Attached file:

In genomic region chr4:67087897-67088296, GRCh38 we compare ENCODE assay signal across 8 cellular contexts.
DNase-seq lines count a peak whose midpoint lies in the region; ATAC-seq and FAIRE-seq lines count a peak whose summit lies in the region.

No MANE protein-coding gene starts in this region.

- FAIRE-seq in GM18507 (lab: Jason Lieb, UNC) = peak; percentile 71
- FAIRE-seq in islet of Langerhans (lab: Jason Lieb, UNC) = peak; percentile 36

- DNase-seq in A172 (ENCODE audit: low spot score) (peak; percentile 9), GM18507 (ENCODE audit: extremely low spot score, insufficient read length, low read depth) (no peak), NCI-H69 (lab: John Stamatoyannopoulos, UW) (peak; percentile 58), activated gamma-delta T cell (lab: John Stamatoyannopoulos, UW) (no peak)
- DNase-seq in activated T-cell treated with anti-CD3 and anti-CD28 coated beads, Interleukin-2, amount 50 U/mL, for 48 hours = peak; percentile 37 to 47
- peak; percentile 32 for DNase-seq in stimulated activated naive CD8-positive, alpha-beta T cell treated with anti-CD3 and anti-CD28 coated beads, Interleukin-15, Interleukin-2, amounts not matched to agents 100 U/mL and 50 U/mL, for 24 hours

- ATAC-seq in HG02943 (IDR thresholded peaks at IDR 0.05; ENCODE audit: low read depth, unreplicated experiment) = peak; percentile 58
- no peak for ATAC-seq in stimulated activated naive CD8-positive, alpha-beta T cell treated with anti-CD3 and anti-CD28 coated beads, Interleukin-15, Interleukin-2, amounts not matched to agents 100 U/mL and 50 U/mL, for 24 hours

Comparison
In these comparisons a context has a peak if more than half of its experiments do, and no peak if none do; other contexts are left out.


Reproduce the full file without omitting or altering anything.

In genomic region chr4:67087897-67088296, GRCh38 we compare ENCODE assay signal across 8 cellular contexts.
DNase-seq lines count a peak whose midpoint lies in the region; ATAC-seq and FAIRE-seq lines count a peak whose summit lies in the region.

No MANE protein-coding gene starts in this region.

- FAIRE-seq in GM18507 (lab: Jason Lieb, UNC) = peak; percentile 71
- FAIRE-seq in islet of Langerhans (lab: Jason Lieb, UNC) = peak; percentile 36

- DNase-seq in A172 (ENCODE audit: low spot score) (peak; percentile 9), GM18507 (ENCODE audit: extremely low spot score, insufficient read length, low read depth) (no peak), NCI-H69 (lab: John Stamatoyannopoulos, UW) (peak; percentile 58), activated gamma-delta T cell (lab: John Stamatoyannopoulos, UW) (no peak)
- DNase-seq in activated T-cell treated with anti-CD3 and anti-CD28 coated beads, Interleukin-2, amount 50 U/mL, for 48 hours = peak; percentile 37 to 47
- peak; percentile 32 for DNase-seq in stimulated activated naive CD8-positive, alpha-beta T cell treated with anti-CD3 and anti-CD28 coated beads, Interleukin-15, Interleukin-2, amounts not matched to agents 100 U/mL and 50 U/mL, for 24 hours

- ATAC-seq in HG02943 (IDR thresholded peaks at IDR 0.05; ENCODE audit: low read depth, unreplicated experiment) = peak; percentile 58
- no peak for ATAC-seq in stimulated activated naive CD8-positive, alpha-beta T cell treated with anti-CD3 and anti-CD28 coated beads, Interleukin-15, Interleukin-2, amounts not matched to agents 100 U/mL and 50 U/mL, for 24 hours

Comparison
In these comparisons a context has a peak if more than half of its experiments do, and no peak if none do; other contexts are left out.